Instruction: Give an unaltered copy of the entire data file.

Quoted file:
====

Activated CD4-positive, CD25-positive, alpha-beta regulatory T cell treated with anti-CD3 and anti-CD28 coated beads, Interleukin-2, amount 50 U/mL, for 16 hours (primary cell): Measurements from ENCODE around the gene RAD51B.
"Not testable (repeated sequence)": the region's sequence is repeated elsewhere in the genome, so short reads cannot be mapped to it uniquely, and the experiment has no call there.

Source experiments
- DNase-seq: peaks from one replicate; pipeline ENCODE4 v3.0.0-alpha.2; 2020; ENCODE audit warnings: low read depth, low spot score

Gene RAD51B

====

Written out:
Activated CD4-positive, CD25-positive, alpha-beta regulatory T cell treated with anti-CD3 and anti-CD28 coated beads, Interleukin-2, amount 50 U/mL, for 16 hours (primary cell): Measurements from ENCODE around the gene RAD51B.
"Not testable (repeated sequence)": the region's sequence is repeated elsewhere in the genome, so short reads cannot be mapped to it uniquely, and the experiment has no call there.

Source experiments
- DNase-seq: peaks from one replicate; pipeline ENCODE4 v3.0.0-alpha.2; 2020; ENCODE audit warnings: low read depth, low spot score

Gene RAD51B